Perhaps because of these one-dimensional characterizations, this is a melodrama curiously devoid of passion. The authors care deeply about their hero, but the motivations of the actors in this tale are so unclear that their movements appear random rather than driven by deep emotion. At one point, for example, Ellen and Thorstein Veblen are sharing a home (if not a bed) in Chicago. Suddenly, Ellen is carving out a homestead on the slopes of Mount Hood, alone. What happened in between? We do not know. Similarly, Veblen himself is oddly absent from his biography. Godot-like, he is much discussed, but little seen or heard.
In part, this lack of depth and detail is inevitable in any biography of Veblen, for he asked that his papers be destroyed upon his death. As John Patrick Diggins wrote twenty-one years ago, "Thorstein Veblen's relations with women are one of the most discussed and least documented affairs in American cultural history. Any person's love life is a challenge to serious scholarship; Veblen's is a frustrating cul-de-sac." In hopes of escaping this cul-de-sac, the Jorgensens make use of some recently recovered letters formerly in Sarah Hardy's possession. Even these letters, however, tell us little. They do reveal that Ellen Veblen took the initiative in bringing her husband's indiscretions to the attention of William Rainey Harper at Chicago and David Starr Jordan at Stanford, and they do make it clear that Ellen Veblen was calculating as well as eccentric, but they give little insight into the wounded souls beneath the words.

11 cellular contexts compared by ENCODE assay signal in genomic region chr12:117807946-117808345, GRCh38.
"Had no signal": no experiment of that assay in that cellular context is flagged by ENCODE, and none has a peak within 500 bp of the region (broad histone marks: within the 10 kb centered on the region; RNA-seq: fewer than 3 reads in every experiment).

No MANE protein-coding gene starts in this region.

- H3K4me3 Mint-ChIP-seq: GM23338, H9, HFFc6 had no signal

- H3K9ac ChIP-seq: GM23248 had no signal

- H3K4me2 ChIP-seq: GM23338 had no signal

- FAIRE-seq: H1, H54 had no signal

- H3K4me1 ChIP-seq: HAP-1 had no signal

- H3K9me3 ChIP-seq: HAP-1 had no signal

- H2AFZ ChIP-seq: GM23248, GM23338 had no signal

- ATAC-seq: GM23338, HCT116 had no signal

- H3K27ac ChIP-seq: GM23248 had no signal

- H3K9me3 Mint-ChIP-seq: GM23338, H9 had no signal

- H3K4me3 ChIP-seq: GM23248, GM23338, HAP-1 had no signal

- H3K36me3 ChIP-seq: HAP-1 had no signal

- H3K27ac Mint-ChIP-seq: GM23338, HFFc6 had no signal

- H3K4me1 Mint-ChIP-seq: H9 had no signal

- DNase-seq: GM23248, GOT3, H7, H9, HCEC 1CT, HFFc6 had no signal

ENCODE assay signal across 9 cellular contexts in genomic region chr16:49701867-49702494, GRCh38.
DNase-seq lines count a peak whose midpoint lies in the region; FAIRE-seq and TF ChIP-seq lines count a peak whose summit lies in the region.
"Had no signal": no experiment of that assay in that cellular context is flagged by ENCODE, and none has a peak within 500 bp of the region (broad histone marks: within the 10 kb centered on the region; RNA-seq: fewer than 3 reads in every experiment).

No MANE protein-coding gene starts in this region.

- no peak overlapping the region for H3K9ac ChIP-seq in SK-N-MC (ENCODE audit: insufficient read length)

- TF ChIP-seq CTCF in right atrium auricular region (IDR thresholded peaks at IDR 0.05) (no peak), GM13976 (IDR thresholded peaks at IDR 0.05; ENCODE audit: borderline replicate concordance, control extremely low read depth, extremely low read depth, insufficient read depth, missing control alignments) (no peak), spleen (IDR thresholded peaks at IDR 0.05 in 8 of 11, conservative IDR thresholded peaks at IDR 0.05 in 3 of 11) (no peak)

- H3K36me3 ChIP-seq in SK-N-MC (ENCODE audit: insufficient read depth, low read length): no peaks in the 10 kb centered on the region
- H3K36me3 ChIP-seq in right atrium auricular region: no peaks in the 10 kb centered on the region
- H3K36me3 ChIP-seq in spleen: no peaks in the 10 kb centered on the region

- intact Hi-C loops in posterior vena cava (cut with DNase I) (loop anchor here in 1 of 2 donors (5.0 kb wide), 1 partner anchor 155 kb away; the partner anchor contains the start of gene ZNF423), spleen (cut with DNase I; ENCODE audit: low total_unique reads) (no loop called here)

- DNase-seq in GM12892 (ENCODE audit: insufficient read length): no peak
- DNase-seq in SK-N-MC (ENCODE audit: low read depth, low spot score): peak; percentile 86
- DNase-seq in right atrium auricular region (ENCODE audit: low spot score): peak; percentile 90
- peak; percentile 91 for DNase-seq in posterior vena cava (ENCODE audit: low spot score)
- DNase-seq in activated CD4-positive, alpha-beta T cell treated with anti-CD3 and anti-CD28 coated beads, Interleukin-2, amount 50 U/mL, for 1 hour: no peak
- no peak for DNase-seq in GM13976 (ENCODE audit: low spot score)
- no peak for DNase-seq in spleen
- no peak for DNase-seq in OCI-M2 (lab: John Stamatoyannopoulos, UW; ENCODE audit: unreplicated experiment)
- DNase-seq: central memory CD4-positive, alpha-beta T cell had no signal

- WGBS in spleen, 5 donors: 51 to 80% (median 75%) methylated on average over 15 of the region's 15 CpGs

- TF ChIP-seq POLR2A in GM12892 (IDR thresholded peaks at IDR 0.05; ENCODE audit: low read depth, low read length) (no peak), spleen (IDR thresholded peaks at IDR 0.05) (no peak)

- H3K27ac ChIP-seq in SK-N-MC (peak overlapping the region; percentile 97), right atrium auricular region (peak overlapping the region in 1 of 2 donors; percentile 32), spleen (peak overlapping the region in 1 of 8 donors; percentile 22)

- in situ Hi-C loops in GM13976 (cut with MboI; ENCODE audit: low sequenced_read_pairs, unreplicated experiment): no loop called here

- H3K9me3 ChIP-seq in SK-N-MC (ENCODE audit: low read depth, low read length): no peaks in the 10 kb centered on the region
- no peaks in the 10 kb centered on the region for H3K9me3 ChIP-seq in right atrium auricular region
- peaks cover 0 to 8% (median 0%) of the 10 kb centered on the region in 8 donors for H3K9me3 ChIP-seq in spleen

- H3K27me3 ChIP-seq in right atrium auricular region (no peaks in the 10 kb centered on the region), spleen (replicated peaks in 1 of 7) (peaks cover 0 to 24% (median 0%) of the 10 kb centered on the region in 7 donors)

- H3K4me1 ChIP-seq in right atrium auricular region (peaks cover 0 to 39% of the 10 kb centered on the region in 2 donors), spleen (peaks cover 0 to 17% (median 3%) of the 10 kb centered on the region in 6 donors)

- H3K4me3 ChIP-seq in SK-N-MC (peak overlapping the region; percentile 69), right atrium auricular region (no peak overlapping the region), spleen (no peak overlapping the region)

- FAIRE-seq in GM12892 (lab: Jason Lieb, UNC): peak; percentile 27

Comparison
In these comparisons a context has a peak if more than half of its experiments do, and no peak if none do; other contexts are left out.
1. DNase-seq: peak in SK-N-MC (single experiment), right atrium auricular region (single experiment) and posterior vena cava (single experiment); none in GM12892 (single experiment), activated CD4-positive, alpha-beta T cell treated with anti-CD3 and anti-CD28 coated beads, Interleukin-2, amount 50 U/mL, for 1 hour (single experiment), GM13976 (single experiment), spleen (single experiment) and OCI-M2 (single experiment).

The chief value of this book lies in the indirect evidence it provides for those seeking to draw connections between Veblen's private life and his work. Previous commentaries on the similarities between Veblen's women have usually noted only their illnesses and their tragic ends. Here, Ellen Veblen, Sarah Hardy, Laura McAdoo Triggs, and Anne Bevans are all revealed to be strikingly resourceful, self-reliant women. They were all somewhat unstable, but they were all intelligent and independent nonetheless. When one adds Veblen's "staggeringly competent"(p. 11) mother, Kari Veblen, to the list, then it is not hard to see where his idea of women as the diligent primal producers came from.
These characterizations lead this reader to draw the inference that a great part of Veblen's mysterious appeal to such women was simply that he liked them, respected them, and took them seriously. Similarly, though the authors do not marshal the evidence they provide into a sustained argument on this point, it does seem that to Veblen, the "woman question" and the "social question" were inseparable--and that the former was no mere appendage of the latter. If this book serves to inspire future scholars to take another look at the ways in which Veblen's relations with women were connected to his critiques of Gilded Age society, then it will have served a purpose greater than its intent.
. Joseph Dorfman, Thorstein Veblen and His America. (NY: Viking, 1934).
. John Patrick Diggins, The Bard of Savagery: Thorstein Veblen and Modern Social Theory. (NY: Seabury Press, 1978), p. 161.
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Hunter Crowther-Heyck. Review of Jorgensen, Elizabeth Watkins; Jorgensen, Henry Irvin, Thorstein Veblen, Victorian Firebrand.